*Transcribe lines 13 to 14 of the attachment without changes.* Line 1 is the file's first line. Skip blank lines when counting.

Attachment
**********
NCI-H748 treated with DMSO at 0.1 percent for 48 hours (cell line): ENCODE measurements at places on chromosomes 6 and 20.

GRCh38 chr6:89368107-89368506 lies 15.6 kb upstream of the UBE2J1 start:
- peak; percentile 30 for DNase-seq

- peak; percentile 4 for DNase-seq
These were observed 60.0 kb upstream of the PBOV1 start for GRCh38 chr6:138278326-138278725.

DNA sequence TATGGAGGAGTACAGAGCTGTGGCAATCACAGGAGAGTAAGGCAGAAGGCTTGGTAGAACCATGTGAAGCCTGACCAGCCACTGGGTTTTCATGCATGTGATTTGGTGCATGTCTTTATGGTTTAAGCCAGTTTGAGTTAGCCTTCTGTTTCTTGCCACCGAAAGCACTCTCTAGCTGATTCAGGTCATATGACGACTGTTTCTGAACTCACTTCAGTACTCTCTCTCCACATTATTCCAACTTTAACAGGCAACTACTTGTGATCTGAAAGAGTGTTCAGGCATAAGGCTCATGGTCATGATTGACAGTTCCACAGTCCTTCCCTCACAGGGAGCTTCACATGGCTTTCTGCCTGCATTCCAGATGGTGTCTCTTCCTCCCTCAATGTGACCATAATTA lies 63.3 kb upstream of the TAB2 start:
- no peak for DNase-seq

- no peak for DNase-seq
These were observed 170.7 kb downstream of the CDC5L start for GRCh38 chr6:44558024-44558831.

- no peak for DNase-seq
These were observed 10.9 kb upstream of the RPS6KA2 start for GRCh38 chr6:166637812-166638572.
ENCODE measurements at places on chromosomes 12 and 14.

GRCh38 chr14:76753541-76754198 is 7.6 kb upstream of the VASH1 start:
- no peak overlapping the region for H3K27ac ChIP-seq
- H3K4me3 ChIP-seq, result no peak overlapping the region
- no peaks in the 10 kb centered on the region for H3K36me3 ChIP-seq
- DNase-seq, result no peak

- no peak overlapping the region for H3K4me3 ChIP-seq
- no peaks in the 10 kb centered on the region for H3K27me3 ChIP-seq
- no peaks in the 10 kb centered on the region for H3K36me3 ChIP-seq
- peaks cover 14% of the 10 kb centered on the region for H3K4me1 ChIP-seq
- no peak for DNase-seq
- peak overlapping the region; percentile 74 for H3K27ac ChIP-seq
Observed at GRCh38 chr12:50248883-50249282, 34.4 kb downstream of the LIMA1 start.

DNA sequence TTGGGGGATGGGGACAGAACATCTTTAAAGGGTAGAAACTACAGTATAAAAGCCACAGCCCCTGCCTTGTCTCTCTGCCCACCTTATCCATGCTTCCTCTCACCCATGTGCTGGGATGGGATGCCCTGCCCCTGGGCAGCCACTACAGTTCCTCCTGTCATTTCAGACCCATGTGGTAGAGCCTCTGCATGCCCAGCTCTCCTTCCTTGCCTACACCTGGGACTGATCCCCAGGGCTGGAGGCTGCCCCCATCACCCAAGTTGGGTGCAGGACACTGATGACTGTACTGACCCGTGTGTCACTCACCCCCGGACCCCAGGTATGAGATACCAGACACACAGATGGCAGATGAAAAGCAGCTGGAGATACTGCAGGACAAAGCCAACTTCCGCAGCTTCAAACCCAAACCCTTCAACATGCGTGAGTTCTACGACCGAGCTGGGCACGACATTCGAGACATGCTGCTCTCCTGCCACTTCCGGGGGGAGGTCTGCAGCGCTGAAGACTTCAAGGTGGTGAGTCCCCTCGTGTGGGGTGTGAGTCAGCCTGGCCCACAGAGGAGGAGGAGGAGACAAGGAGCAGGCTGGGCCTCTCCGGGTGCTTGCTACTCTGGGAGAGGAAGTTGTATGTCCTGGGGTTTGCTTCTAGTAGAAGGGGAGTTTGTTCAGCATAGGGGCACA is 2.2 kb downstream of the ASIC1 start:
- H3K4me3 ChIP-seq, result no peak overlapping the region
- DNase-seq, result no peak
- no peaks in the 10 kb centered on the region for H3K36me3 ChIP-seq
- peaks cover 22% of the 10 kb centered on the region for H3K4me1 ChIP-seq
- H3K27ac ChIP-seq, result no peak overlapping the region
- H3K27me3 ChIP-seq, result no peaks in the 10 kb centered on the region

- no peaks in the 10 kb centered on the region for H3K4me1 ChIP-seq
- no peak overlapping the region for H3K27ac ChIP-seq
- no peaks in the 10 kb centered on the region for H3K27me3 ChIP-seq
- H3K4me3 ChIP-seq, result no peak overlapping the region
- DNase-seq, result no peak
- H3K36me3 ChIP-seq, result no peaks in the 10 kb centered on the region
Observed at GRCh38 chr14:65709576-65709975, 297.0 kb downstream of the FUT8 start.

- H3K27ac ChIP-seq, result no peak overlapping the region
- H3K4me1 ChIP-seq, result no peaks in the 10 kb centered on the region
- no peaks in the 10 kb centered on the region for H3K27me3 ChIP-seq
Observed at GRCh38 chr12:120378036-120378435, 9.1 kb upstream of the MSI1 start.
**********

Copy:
GRCh38 chr14:76753541-76754198 is 7.6 kb upstream of the VASH1 start:
- no peak overlapping the region for H3K27ac ChIP-seq